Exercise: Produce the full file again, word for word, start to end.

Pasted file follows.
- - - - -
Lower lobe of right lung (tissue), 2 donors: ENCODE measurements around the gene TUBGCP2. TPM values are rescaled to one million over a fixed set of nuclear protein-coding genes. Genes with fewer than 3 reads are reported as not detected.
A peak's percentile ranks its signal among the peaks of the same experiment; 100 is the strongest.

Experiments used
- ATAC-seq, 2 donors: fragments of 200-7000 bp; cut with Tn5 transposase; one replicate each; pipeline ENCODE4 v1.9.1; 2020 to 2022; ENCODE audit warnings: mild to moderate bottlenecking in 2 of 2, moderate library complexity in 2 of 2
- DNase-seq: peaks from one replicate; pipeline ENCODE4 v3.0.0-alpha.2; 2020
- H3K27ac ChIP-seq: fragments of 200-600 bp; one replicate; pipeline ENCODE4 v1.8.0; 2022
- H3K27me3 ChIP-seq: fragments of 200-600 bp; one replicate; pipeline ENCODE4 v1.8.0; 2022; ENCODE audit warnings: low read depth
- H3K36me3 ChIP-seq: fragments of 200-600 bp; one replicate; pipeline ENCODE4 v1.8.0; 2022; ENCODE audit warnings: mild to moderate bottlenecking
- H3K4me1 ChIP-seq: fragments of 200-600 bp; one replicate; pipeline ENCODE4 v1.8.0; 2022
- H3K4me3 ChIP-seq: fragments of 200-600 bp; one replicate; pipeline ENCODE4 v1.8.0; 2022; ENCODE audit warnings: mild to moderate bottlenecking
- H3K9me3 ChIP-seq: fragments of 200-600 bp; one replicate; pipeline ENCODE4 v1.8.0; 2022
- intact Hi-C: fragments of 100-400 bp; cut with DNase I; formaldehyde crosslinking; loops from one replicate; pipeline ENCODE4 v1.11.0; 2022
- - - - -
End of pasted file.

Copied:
Lower lobe of right lung (tissue), 2 donors: ENCODE measurements around the gene TUBGCP2. TPM values are rescaled to one million over a fixed set of nuclear protein-coding genes. Genes with fewer than 3 reads are reported as not detected.
A peak's percentile ranks its signal among the peaks of the same experiment; 100 is the strongest.

Experiments used
- ATAC-seq, 2 donors: fragments of 200-7000 bp; cut with Tn5 transposase; one replicate each; pipeline ENCODE4 v1.9.1; 2020 to 2022; ENCODE audit warnings: mild to moderate bottlenecking in 2 of 2, moderate library complexity in 2 of 2
- DNase-seq: peaks from one replicate; pipeline ENCODE4 v3.0.0-alpha.2; 2020
- H3K27ac ChIP-seq: fragments of 200-600 bp; one replicate; pipeline ENCODE4 v1.8.0; 2022
- H3K27me3 ChIP-seq: fragments of 200-600 bp; one replicate; pipeline ENCODE4 v1.8.0; 2022; ENCODE audit warnings: low read depth
- H3K36me3 ChIP-seq: fragments of 200-600 bp; one replicate; pipeline ENCODE4 v1.8.0; 2022; ENCODE audit warnings: mild to moderate bottlenecking
- H3K4me1 ChIP-seq: fragments of 200-600 bp; one replicate; pipeline ENCODE4 v1.8.0; 2022
- H3K4me3 ChIP-seq: fragments of 200-600 bp; one replicate; pipeline ENCODE4 v1.8.0; 2022; ENCODE audit warnings: mild to moderate bottlenecking
- H3K9me3 ChIP-seq: fragments of 200-600 bp; one replicate; pipeline ENCODE4 v1.8.0; 2022
- intact Hi-C: fragments of 100-400 bp; cut with DNase I; formaldehyde crosslinking; loops from one replicate; pipeline ENCODE4 v1.11.0; 2022